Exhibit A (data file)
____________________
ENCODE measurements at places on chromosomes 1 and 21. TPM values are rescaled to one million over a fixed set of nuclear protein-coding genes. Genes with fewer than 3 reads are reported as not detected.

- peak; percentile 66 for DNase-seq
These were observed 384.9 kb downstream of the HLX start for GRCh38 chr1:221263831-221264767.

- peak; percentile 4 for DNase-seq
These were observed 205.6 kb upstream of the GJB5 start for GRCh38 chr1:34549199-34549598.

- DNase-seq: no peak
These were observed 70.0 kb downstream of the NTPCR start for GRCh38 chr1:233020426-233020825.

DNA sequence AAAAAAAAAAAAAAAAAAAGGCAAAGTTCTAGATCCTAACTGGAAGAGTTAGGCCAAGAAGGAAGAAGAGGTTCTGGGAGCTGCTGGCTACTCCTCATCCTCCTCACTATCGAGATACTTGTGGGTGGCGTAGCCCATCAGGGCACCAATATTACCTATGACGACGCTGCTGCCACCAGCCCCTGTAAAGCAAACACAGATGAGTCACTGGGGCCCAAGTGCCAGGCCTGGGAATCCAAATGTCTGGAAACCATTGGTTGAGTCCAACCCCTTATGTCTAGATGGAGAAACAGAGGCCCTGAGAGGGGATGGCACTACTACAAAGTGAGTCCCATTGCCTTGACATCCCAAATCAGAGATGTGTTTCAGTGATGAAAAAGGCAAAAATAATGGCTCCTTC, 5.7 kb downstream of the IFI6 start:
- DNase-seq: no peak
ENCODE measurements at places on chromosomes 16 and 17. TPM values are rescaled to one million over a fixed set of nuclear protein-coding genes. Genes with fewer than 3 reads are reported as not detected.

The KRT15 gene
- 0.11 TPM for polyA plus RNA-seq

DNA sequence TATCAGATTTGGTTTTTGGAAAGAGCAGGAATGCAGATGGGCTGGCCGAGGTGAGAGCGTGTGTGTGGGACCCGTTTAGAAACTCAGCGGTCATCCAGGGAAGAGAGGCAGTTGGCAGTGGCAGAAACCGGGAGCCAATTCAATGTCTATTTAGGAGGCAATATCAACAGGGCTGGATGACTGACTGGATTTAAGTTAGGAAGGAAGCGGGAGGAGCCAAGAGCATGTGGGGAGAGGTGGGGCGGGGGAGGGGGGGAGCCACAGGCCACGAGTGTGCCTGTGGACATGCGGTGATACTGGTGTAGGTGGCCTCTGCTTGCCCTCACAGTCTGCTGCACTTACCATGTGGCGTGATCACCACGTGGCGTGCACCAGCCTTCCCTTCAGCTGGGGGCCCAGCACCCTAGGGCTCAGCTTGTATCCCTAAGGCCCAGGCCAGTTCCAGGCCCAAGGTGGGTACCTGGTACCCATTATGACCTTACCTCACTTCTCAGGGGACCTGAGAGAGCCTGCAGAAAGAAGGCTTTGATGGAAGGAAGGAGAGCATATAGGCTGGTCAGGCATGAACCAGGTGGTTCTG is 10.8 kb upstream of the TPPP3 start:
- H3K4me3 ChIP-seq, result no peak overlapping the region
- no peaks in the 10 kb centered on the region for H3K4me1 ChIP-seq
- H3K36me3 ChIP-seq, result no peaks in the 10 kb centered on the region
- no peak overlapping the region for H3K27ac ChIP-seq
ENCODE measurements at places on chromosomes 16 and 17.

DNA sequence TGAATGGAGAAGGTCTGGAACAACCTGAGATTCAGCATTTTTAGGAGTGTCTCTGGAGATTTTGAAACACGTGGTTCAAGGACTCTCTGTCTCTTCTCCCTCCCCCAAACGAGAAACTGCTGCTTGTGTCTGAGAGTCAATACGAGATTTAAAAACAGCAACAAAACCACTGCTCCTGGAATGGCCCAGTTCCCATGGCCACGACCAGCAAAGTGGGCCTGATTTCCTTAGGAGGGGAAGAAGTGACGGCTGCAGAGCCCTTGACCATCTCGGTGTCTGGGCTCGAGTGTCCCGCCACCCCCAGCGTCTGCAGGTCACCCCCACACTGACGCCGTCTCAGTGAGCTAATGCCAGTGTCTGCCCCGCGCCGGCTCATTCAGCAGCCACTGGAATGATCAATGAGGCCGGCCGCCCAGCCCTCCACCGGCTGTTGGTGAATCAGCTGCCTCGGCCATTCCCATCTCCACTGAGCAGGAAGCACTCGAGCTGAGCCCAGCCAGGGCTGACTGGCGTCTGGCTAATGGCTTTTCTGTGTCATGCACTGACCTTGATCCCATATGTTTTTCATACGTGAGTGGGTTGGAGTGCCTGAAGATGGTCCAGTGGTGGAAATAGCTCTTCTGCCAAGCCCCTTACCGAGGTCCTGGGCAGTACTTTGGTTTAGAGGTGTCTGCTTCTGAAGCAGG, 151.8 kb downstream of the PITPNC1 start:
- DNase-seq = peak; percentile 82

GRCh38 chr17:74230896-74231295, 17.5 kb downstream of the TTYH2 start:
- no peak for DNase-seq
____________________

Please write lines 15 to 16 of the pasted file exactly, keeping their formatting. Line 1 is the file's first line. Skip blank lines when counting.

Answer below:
- no peaks in the 10 kb centered on the region for H3K4me1 ChIP-seq
- H3K36me3 ChIP-seq, result no peaks in the 10 kb centered on the region